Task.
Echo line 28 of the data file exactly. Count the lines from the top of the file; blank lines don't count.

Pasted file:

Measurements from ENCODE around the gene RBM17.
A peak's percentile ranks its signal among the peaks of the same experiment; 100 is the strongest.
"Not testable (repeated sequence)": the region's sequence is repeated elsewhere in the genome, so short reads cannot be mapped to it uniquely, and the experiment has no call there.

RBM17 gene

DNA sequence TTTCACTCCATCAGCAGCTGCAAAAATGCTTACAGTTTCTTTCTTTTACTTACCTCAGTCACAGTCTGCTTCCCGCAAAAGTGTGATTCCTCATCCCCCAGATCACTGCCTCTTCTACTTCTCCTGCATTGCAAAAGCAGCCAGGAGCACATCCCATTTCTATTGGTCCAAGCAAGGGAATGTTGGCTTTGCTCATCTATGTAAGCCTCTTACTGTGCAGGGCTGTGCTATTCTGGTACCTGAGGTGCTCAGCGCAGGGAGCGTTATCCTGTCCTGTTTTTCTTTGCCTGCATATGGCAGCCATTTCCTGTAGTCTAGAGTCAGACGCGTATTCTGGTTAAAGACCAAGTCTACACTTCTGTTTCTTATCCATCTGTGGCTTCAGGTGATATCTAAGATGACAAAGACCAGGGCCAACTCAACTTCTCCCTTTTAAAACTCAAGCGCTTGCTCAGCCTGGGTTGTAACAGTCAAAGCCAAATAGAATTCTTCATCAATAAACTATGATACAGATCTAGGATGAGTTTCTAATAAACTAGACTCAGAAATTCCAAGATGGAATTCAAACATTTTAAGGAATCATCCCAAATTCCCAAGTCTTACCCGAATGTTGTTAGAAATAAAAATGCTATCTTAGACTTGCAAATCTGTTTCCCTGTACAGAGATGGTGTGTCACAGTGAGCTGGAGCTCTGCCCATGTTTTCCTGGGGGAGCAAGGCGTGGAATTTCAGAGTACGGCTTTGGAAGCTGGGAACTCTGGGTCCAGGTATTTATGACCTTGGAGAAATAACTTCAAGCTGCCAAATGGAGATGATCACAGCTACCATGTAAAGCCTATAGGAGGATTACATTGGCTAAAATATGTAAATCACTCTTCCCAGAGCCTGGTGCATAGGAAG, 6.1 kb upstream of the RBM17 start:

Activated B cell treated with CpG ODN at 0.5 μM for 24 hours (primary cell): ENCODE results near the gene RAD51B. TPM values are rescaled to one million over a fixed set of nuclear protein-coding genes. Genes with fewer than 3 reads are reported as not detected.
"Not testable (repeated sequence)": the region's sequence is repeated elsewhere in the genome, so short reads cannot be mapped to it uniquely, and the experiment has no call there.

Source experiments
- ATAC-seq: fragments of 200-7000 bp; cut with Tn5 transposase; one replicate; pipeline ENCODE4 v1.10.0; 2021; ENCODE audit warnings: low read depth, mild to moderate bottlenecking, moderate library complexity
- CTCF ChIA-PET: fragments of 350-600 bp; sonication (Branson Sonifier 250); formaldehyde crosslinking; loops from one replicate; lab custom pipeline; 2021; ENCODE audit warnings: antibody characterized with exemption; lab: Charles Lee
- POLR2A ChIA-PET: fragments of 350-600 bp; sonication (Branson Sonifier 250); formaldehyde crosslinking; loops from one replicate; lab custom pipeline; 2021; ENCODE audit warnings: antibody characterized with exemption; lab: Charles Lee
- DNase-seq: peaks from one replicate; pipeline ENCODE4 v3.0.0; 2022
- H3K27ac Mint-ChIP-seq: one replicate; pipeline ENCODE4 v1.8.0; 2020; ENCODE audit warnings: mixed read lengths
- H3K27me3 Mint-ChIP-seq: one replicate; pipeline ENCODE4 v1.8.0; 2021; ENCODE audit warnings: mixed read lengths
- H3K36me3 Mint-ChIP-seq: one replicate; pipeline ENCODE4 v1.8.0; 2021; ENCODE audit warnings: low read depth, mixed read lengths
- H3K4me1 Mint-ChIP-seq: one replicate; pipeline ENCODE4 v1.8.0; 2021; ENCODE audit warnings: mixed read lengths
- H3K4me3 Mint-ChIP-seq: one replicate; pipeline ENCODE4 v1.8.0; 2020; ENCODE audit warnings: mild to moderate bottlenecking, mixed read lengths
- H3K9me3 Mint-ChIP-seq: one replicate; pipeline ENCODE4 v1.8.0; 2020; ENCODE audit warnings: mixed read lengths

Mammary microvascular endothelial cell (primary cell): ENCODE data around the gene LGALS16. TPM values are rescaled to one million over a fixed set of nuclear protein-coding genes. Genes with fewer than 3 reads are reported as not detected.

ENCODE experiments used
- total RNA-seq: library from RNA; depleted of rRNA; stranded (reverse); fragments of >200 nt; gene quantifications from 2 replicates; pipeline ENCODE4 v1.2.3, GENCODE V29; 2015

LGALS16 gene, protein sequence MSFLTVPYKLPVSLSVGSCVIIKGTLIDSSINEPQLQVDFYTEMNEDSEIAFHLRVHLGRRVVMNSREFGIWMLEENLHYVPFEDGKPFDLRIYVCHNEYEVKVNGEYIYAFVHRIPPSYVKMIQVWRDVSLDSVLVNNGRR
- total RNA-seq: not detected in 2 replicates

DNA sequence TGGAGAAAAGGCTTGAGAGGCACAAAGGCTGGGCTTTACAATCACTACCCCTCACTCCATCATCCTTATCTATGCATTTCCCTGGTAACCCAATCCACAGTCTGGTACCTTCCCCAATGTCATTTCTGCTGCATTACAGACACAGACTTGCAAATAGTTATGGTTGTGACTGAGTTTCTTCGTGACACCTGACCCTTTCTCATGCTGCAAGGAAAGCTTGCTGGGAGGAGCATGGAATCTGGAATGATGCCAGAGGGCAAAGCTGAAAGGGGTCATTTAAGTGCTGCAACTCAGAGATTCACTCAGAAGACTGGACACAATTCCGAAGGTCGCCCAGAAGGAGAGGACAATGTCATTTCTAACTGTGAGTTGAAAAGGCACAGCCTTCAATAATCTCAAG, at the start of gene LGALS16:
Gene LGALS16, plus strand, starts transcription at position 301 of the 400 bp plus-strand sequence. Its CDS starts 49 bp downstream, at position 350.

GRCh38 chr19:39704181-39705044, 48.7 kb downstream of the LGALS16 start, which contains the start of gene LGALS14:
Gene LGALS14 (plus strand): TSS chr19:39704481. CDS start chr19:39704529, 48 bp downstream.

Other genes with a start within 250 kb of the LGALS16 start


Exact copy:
Other genes with a start within 250 kb of the LGALS16 start